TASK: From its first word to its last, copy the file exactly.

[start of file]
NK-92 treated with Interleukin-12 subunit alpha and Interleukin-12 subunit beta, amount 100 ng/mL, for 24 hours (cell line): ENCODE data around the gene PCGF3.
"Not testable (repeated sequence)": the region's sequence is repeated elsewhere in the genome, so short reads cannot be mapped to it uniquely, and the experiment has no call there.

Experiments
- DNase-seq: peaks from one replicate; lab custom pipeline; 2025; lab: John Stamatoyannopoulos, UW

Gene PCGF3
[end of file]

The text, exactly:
NK-92 treated with Interleukin-12 subunit alpha and Interleukin-12 subunit beta, amount 100 ng/mL, for 24 hours (cell line): ENCODE data around the gene PCGF3.
"Not testable (repeated sequence)": the region's sequence is repeated elsewhere in the genome, so short reads cannot be mapped to it uniquely, and the experiment has no call there.

Experiments
- DNase-seq: peaks from one replicate; lab custom pipeline; 2025; lab: John Stamatoyannopoulos, UW

Gene PCGF3